second, the cover art and general look of the book... it's hard to specify, but you need to avoid those fannish elements Ron was talking about if you want a mainstream audience... but you still need to be exciting. Ron said about one cover illustration "I want to be HER". it's nebulous, I know, but art isn't always reducible to mere words.

third, the rest of the book... as Emily says, it needs to be clear. not just the rules -- although that's important for convincing someone to
play rather than just buy -- but the general format. someone has picked up a book with an interesting cover, read the blurb, now they're going to skim the pages. does it look hard to master? does it look confusing? does it look boring? if so, the customer's going to put the book back on the shelf.

fourth, in the blurb text and in the introduction, compare the game to something that nonplayer is familiar with. this is the big problem: nonroleplayers avoid rpgs even if they might enjoy them because they associate rpgs with D&D (or maybe WoD). if the first time they heard of rpgs was when they met some D&Ders and they decided they didn't want to play a game like that (quite likely,) then when they ask you "what is your game like?" and you answer "it's a role-playing game... like D&D...", we know what their response will be.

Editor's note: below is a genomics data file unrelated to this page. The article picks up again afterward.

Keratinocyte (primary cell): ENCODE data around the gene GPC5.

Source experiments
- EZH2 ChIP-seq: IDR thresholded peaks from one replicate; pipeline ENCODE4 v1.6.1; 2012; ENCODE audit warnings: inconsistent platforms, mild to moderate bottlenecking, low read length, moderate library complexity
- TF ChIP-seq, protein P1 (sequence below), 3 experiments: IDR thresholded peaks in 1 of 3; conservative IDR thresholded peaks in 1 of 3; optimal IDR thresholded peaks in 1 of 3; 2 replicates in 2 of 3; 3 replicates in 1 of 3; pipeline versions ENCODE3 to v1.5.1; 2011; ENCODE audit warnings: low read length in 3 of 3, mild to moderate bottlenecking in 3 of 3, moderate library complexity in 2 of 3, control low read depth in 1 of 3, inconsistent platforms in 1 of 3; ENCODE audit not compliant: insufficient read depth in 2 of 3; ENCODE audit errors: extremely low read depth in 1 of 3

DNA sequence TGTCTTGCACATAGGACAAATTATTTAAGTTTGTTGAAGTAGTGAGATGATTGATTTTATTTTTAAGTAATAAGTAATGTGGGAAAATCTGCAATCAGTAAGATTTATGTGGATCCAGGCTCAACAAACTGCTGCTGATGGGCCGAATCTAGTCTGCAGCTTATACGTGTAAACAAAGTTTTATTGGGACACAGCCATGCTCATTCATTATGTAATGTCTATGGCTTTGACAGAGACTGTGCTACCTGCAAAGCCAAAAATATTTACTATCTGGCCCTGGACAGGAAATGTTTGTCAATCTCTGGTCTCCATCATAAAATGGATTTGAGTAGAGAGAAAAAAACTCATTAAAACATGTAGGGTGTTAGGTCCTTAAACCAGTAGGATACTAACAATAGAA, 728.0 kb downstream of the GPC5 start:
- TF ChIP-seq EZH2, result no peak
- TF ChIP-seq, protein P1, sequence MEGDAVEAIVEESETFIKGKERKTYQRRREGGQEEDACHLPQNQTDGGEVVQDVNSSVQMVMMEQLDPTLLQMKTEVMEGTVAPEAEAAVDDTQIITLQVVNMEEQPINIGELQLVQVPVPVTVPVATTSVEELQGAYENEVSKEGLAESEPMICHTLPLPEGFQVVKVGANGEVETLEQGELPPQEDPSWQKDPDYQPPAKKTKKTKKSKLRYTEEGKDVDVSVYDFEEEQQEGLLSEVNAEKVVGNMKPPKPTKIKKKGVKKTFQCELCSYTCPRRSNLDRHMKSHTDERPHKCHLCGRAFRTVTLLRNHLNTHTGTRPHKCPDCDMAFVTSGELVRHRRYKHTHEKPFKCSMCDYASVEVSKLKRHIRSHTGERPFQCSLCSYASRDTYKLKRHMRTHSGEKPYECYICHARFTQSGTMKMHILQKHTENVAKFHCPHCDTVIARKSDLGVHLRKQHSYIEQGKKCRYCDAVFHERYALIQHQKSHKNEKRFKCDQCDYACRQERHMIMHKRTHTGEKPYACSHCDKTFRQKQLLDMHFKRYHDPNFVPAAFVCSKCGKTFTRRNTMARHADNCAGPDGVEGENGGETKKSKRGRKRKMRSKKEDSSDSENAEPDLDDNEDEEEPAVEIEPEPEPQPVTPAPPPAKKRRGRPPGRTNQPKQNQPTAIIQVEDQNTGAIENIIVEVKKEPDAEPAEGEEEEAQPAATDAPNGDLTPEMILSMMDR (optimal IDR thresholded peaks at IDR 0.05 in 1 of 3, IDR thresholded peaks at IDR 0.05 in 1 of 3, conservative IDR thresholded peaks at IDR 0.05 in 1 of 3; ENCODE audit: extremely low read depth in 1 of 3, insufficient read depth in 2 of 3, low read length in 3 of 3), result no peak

unfortunately, they aren't familiar with much else, besides D&D if they aren't role-players, which is why we kept drifting off-topic to discuss how to build a game non-roleplayers would buy. I think it's because we all instinctively know we need to create some kind of transition game, something we could then compare new games to. you might have to say something like "this is like poker, but with a story behind it, a game where you take on the role of a gunslinger, cowboy, or pioneer and carve out a place for yourself in the wild west."